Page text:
Broken Fillings

A broken filling is a minor and fairly common emergency. If you notice a broken or dislodged filling, be sure to schedule an appointment as soon as possible. A broken filling will put your tooth at risk of developing further decay. During your appointment, dentists will replace the filling to improve the structure and seal off the area from harmful bacteria.

Problems with Temporary Restorations

Having a temporary crown come off is not a dental emergency. However, it is important to put it back in place so that the tooth stays in its original position until you can see your dentist.

A temporary crown can easily be put back onto your tooth by placing Vaseline, toothpaste, Chapstick or even a very small amount of denture adhesive into the temporary and placing it onto your tooth. Try putting your crown in first and note how it fits into place. Once you are comfortable with the fit, apply adhesive into the temporary and place it properly on your tooth. Bite down firmly onto a dry washcloth, applying even pressure to the temporary. After a few minutes, clean off any excess adhesive you can see. You should see your dentist within the next few days to have it properly re-cemented.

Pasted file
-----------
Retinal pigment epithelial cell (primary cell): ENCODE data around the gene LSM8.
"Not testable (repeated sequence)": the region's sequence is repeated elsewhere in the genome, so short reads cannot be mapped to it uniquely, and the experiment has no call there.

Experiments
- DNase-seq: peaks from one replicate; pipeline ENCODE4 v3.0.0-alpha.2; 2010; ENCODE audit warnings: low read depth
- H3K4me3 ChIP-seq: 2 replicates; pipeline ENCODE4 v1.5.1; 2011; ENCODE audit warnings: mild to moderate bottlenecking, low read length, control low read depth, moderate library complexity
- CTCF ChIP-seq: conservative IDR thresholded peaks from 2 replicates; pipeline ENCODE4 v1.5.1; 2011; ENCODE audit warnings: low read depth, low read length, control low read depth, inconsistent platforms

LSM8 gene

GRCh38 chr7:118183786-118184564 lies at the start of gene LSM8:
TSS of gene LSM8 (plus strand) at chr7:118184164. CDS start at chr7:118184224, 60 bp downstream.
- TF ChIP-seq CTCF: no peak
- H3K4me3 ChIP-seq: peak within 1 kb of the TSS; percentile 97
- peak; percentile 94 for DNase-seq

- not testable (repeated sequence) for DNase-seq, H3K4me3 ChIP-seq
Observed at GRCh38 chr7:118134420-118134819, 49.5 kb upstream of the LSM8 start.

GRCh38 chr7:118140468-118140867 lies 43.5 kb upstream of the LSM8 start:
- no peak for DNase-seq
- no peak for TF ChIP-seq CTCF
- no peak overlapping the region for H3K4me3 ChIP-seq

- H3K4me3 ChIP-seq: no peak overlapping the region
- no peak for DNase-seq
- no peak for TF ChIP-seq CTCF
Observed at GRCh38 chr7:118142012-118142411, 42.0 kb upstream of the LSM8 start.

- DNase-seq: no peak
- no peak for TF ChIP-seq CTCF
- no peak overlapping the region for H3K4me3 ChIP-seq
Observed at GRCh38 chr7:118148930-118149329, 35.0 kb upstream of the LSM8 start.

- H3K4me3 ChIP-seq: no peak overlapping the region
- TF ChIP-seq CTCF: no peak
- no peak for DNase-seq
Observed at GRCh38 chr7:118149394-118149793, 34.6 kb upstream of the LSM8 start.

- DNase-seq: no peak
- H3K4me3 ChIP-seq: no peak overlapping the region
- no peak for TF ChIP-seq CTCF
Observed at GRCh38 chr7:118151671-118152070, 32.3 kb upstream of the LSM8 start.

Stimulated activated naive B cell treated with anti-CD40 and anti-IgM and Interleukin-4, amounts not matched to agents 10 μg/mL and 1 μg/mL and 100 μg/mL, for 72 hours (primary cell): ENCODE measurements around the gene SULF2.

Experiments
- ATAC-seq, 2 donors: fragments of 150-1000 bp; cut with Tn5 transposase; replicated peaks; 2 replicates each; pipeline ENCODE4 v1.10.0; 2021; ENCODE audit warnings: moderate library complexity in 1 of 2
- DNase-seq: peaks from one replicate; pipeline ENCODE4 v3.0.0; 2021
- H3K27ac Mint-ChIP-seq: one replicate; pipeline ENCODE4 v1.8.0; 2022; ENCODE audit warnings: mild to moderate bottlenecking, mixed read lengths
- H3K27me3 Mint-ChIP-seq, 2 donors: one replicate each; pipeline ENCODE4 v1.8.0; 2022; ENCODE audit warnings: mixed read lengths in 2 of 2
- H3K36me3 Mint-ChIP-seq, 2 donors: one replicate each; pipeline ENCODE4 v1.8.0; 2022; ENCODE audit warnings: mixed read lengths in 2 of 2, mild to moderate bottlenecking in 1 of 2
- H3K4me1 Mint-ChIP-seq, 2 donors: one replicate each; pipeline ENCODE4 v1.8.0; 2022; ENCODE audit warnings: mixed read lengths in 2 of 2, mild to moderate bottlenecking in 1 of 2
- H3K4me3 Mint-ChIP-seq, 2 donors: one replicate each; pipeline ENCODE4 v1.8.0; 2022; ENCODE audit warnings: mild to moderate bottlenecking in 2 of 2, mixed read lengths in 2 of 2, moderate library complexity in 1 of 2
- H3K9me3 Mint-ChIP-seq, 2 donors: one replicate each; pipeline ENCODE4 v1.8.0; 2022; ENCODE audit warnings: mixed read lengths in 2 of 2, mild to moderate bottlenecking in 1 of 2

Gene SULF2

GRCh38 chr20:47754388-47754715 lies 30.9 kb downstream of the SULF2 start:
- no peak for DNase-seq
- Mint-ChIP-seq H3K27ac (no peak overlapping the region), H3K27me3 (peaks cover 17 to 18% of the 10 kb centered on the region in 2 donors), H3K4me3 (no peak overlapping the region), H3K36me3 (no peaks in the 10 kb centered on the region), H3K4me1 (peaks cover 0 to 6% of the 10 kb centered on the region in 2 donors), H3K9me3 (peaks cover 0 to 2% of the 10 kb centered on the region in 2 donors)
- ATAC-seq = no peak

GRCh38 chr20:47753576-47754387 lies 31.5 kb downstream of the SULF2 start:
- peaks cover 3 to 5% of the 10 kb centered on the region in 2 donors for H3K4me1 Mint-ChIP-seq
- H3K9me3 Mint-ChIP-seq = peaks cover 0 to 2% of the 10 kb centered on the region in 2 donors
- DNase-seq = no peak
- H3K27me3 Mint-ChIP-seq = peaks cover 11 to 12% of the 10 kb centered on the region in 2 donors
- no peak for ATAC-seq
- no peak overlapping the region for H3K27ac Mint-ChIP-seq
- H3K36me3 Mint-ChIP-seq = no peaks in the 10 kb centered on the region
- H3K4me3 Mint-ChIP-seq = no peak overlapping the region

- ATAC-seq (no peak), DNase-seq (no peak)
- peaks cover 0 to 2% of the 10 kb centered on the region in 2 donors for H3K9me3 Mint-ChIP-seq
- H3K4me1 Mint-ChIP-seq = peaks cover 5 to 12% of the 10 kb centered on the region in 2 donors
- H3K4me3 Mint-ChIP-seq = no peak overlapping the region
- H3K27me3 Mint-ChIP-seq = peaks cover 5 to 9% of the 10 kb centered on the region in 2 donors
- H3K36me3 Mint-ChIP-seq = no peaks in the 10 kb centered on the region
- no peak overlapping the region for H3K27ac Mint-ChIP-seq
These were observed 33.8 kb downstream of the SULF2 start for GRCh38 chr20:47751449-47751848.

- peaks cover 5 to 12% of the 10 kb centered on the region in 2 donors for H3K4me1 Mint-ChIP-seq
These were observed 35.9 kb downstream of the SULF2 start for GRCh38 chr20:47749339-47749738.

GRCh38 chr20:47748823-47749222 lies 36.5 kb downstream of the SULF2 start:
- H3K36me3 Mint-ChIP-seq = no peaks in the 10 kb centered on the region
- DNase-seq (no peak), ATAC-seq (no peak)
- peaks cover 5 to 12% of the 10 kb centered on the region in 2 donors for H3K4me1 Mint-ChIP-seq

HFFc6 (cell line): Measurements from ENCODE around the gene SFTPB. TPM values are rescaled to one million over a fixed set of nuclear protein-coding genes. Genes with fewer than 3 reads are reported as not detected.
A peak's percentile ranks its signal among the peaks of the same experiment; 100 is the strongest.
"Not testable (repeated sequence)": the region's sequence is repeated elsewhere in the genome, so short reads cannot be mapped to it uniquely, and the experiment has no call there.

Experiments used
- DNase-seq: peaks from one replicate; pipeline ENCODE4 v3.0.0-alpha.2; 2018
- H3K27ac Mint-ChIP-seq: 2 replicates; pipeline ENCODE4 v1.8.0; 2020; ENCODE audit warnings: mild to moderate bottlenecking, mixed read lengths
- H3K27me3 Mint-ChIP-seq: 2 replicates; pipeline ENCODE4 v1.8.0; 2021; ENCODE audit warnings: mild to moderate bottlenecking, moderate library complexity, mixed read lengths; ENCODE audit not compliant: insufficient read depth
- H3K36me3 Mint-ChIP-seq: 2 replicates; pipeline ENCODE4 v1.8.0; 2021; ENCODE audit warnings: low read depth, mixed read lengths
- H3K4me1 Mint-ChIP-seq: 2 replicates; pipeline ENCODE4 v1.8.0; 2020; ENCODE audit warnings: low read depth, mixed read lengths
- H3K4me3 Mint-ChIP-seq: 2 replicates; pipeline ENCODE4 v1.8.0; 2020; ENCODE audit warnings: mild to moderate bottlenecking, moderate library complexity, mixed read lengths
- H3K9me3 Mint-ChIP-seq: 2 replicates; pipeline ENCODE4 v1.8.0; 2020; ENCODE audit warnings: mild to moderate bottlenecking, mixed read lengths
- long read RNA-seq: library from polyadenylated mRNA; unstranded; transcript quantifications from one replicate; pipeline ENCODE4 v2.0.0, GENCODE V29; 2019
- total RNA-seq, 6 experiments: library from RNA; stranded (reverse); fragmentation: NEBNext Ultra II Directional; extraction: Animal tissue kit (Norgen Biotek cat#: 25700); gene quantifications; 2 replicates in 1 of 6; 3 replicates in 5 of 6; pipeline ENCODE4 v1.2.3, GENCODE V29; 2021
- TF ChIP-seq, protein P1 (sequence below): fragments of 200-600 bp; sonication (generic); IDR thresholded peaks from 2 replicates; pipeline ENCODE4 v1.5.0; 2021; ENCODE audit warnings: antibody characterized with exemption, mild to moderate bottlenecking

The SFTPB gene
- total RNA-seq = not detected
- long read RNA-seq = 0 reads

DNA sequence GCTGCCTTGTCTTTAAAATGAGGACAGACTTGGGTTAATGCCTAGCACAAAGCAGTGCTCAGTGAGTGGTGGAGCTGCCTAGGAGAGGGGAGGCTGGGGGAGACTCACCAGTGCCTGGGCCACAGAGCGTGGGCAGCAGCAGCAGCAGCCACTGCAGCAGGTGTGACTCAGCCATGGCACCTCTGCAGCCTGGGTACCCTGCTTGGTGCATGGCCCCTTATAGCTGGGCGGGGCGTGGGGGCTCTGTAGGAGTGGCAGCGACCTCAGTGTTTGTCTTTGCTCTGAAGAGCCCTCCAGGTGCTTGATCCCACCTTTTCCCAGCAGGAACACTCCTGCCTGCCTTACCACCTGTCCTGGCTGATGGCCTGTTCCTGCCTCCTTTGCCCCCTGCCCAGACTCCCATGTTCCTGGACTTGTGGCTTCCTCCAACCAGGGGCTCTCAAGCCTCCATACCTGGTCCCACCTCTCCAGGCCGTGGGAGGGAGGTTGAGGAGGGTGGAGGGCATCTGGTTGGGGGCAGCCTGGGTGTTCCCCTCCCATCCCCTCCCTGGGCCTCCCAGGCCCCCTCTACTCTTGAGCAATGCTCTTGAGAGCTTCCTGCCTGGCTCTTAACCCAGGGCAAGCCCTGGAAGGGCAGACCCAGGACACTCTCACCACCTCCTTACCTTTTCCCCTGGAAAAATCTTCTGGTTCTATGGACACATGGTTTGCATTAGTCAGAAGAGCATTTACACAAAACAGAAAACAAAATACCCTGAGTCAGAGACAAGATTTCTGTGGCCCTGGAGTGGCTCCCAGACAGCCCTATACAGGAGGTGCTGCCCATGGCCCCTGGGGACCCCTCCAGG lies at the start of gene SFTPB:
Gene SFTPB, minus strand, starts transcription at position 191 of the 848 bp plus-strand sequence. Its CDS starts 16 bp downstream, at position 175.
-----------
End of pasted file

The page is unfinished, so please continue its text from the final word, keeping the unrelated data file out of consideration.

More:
An object stuck between teeth

 Be careful trying to remove the object and stop trying if removal causes intense stress or pain to the surrounding teeth. Do not use any other object to try to remove whatever is stuck between your teeth.

Is it a Dental Emergency?

Smoothing a chipped tooth, re-cementing a crown that is not causing pain and composite bonding to repair a tooth are not dental emergencies. Typically, such problems can be dealt with during your dentist’s regular office hours.